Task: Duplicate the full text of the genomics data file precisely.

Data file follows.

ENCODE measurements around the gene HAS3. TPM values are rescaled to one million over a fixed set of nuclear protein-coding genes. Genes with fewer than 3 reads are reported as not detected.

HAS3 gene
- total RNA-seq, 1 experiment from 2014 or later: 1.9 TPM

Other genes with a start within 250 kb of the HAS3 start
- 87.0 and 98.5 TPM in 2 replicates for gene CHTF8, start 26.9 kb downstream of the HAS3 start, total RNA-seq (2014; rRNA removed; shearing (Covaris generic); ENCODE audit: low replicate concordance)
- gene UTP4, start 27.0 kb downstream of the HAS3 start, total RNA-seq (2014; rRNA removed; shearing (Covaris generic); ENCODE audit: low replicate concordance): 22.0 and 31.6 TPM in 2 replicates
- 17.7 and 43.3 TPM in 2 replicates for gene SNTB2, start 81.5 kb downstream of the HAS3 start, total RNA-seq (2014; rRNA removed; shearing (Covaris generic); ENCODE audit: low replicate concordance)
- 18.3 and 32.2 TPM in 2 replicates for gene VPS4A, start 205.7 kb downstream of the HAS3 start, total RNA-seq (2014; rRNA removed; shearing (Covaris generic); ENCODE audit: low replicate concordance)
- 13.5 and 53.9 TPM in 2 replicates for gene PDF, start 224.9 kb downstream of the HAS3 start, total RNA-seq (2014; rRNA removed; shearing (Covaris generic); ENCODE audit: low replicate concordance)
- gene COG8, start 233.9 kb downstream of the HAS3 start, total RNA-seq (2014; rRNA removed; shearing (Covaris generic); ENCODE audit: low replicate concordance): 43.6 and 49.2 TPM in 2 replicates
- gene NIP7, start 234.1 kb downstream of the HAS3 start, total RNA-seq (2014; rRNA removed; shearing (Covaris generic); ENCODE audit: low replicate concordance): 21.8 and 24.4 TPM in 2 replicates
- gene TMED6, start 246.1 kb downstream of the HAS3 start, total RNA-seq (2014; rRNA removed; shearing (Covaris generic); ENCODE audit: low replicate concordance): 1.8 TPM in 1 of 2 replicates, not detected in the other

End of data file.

ENCODE measurements around the gene HAS3. TPM values are rescaled to one million over a fixed set of nuclear protein-coding genes. Genes with fewer than 3 reads are reported as not detected.

HAS3 gene
- total RNA-seq, 1 experiment from 2014 or later: 1.9 TPM

Other genes with a start within 250 kb of the HAS3 start
- 87.0 and 98.5 TPM in 2 replicates for gene CHTF8, start 26.9 kb downstream of the HAS3 start, total RNA-seq (2014; rRNA removed; shearing (Covaris generic); ENCODE audit: low replicate concordance)
- gene UTP4, start 27.0 kb downstream of the HAS3 start, total RNA-seq (2014; rRNA removed; shearing (Covaris generic); ENCODE audit: low replicate concordance): 22.0 and 31.6 TPM in 2 replicates
- 17.7 and 43.3 TPM in 2 replicates for gene SNTB2, start 81.5 kb downstream of the HAS3 start, total RNA-seq (2014; rRNA removed; shearing (Covaris generic); ENCODE audit: low replicate concordance)
- 18.3 and 32.2 TPM in 2 replicates for gene VPS4A, start 205.7 kb downstream of the HAS3 start, total RNA-seq (2014; rRNA removed; shearing (Covaris generic); ENCODE audit: low replicate concordance)
- 13.5 and 53.9 TPM in 2 replicates for gene PDF, start 224.9 kb downstream of the HAS3 start, total RNA-seq (2014; rRNA removed; shearing (Covaris generic); ENCODE audit: low replicate concordance)
- gene COG8, start 233.9 kb downstream of the HAS3 start, total RNA-seq (2014; rRNA removed; shearing (Covaris generic); ENCODE audit: low replicate concordance): 43.6 and 49.2 TPM in 2 replicates
- gene NIP7, start 234.1 kb downstream of the HAS3 start, total RNA-seq (2014; rRNA removed; shearing (Covaris generic); ENCODE audit: low replicate concordance): 21.8 and 24.4 TPM in 2 replicates
- gene TMED6, start 246.1 kb downstream of the HAS3 start, total RNA-seq (2014; rRNA removed; shearing (Covaris generic); ENCODE audit: low replicate concordance): 1.8 TPM in 1 of 2 replicates, not detected in the other